Proper party juggling. If it’s a sit-down dinner, plan to stay for the entire meal, as the host and caterer are counting on you. If you can only stay for a short time, let the hosts know as far in advance as possible; showing up for either cocktails or dessert depends on how well you know them. For an open house, an hour is appropriate. Try not to jam too many parties into a single night, or you might lose sight of the fact that you’re trying to relax with friends and family.

Handling dietary requests. For practical and legal reasons, it’s important that the host and the caterer are aware of any food allergies or dietary restrictions—things like lactose intolerance, vegetarianism and such. In an open-house format, it’s much easier to get around this because there’s typically a greater variety of dishes to choose from, and guests can pick and choose accordingly.

Hostess gifts and food contributions. It’s always appropriate to show up with a hostess gift, but not always appropriate to bring a dish unless you’ve cleared it with the party’s host beforehand. The best time to offer is when you call to RSVP. Generally, offering to bring a dessert is met with gratitude. Coffee table books, holiday-themed tea towels or spreaders, frames, and wine in a decorative bag also are perfect choices. But don’t expect a “thank you” note, which brings us to…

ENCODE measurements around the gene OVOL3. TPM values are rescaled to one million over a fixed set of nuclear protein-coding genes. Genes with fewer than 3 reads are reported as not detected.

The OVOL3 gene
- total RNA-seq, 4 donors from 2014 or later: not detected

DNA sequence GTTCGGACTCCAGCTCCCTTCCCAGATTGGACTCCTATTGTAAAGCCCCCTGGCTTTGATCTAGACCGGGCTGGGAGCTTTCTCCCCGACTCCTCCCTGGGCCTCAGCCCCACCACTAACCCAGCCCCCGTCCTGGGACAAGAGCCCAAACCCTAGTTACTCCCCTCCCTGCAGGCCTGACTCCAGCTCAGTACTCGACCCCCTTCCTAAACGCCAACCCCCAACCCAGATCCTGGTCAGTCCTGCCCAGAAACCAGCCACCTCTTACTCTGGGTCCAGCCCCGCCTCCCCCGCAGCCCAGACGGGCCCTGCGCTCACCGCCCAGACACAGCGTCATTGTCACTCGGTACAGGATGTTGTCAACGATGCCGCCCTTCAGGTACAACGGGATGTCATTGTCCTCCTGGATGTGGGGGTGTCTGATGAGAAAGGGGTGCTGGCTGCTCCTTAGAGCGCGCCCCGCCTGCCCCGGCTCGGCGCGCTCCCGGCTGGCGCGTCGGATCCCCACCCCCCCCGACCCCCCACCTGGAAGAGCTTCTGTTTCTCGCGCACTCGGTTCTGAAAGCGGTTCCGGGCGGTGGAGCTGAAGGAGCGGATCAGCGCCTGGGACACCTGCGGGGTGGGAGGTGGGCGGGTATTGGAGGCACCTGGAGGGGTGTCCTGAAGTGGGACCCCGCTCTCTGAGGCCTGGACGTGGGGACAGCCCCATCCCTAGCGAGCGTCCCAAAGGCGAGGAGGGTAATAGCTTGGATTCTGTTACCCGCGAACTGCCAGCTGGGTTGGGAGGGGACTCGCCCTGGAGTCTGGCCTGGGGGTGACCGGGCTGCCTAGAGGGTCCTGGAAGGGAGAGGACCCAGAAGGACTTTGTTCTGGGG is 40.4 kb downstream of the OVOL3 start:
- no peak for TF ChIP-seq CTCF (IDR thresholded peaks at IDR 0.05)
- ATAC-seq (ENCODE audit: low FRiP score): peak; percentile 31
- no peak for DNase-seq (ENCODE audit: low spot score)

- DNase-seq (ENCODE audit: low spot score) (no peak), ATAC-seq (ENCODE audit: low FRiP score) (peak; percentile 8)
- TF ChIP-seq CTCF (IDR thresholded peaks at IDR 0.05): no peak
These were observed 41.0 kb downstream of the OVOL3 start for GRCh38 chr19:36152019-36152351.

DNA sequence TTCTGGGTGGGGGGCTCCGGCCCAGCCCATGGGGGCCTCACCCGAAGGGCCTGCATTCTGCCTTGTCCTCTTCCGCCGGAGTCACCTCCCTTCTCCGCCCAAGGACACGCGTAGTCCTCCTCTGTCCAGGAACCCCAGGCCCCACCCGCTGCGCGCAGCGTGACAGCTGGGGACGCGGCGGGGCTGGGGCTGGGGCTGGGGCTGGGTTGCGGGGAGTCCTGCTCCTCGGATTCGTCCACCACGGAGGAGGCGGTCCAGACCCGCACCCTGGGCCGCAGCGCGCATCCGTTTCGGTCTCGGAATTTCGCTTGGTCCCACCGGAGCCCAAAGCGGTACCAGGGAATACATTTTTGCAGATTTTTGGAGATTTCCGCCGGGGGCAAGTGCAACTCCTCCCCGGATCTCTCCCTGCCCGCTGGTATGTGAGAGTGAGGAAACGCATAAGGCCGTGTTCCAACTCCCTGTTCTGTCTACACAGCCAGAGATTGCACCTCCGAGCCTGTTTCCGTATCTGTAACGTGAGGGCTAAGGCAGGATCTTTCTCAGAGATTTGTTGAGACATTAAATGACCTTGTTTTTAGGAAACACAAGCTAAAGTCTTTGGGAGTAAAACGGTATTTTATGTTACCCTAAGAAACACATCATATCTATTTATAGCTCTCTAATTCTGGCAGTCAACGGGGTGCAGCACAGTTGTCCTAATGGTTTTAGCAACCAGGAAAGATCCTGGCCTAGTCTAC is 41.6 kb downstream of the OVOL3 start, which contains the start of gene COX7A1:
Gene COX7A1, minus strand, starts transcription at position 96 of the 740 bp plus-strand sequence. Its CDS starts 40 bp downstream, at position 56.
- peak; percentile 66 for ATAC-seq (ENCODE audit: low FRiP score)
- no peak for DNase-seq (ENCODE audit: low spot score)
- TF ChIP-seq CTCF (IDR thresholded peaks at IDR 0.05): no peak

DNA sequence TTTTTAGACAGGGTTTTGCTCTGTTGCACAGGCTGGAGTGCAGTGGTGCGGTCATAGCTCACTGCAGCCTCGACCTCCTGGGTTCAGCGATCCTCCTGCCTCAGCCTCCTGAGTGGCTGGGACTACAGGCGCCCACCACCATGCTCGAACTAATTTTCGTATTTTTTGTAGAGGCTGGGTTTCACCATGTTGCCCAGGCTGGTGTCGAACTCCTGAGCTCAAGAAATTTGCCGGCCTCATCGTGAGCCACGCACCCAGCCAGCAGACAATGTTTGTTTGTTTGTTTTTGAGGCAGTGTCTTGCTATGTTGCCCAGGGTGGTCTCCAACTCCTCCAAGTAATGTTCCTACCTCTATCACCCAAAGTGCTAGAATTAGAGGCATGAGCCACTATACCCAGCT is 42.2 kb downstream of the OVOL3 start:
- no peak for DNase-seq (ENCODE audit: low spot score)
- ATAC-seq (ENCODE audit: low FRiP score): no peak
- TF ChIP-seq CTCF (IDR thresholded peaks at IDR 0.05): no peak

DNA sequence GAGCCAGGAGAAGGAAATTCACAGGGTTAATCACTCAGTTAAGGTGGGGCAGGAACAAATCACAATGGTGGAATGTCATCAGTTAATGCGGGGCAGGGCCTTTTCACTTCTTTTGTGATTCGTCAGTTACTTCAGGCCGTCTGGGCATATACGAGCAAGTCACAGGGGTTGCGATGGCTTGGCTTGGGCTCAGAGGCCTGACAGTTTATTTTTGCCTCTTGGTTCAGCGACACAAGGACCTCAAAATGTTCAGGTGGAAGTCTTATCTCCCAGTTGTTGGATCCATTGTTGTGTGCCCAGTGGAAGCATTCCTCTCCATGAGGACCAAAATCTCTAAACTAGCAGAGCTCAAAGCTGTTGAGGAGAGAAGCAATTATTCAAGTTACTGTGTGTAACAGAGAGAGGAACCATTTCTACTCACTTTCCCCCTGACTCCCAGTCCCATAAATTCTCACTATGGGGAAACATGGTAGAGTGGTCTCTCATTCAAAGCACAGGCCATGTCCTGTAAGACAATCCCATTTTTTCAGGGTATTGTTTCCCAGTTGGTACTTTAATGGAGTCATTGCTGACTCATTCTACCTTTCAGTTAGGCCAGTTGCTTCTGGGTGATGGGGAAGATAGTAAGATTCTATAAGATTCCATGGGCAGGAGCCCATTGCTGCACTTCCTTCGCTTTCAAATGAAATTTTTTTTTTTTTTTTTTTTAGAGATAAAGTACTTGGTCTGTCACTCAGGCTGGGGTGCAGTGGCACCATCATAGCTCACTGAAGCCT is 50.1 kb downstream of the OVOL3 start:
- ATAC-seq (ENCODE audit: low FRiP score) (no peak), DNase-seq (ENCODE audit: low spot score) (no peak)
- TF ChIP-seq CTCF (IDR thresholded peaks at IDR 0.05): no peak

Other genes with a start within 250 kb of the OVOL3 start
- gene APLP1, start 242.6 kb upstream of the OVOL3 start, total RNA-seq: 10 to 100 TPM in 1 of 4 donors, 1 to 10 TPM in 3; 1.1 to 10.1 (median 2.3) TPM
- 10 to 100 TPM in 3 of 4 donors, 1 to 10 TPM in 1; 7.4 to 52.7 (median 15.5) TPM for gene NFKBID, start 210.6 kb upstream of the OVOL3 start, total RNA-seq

“Thank you” notes. In this age of IM-ing and texting, a handwritten “thank you” for gifts or parties won’t get lost in the shuffle and will make you a rock star. There are differing opinions on this, but if you want to err on the side of caution, send a “thank you” for hostess gifts. For recipients: When UPS delivers a gift, call and let the sender know it was received and pop a note in the mail.